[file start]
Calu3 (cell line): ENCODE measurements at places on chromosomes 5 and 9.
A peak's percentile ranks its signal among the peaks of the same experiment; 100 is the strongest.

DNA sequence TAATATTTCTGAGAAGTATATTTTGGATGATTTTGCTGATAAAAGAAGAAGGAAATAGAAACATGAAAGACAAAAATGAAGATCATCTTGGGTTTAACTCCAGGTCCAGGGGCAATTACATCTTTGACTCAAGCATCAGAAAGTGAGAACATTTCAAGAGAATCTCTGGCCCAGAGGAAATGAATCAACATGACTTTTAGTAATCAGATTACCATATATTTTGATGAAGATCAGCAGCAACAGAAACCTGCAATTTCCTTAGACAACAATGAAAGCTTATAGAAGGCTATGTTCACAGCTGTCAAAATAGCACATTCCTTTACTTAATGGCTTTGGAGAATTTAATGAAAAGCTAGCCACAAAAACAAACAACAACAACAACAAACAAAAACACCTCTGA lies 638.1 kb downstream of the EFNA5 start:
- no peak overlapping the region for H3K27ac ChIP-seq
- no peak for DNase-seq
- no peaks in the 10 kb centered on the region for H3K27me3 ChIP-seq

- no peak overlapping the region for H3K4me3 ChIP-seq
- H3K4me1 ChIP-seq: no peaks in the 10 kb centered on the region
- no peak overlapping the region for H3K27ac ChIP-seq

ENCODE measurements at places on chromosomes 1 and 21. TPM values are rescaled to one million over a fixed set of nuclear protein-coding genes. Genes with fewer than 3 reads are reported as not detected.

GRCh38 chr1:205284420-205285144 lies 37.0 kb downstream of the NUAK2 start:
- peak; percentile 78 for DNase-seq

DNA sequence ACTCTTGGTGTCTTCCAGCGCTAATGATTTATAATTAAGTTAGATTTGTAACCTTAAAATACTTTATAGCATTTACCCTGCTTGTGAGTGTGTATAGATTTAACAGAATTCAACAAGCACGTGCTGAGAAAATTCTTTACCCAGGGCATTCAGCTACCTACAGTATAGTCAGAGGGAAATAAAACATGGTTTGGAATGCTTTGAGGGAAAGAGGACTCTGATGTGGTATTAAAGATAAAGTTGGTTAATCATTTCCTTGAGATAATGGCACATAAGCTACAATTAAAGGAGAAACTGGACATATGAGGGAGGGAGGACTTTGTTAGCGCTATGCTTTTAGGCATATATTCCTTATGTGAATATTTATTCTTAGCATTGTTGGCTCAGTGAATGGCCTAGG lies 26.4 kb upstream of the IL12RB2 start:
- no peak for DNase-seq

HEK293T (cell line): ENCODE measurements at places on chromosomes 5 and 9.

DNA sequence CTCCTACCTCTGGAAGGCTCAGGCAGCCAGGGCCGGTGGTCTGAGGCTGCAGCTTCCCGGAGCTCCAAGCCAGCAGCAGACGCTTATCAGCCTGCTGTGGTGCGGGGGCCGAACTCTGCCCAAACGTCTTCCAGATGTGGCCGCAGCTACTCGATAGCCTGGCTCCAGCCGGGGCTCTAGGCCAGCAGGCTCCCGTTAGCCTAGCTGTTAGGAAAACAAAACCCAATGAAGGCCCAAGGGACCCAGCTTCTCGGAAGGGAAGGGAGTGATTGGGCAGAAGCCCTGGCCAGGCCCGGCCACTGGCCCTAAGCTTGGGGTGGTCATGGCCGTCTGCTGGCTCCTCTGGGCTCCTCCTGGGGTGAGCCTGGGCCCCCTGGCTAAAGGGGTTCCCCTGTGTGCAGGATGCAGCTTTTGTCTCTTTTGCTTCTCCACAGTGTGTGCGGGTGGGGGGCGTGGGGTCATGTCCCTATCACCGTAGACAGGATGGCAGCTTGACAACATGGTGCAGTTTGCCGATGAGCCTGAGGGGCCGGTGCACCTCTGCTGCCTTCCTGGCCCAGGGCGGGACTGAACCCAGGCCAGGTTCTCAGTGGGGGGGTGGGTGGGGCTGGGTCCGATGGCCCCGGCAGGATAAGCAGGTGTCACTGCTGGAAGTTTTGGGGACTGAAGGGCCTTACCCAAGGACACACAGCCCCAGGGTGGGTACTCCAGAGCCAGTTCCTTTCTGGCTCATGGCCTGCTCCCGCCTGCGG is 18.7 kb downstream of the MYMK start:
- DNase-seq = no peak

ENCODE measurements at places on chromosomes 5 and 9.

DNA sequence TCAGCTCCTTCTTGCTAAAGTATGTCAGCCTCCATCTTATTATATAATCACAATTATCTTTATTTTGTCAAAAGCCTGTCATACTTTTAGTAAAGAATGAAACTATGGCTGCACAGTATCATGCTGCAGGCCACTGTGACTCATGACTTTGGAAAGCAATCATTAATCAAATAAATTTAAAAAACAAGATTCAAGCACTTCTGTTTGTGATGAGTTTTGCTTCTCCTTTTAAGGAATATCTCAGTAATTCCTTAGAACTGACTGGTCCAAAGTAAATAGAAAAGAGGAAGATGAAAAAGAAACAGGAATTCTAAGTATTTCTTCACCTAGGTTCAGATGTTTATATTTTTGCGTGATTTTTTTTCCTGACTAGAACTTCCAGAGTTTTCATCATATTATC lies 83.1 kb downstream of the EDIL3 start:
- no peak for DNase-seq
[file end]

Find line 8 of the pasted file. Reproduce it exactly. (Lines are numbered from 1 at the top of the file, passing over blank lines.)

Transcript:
- H3K4me1 ChIP-seq: no peaks in the 10 kb centered on the region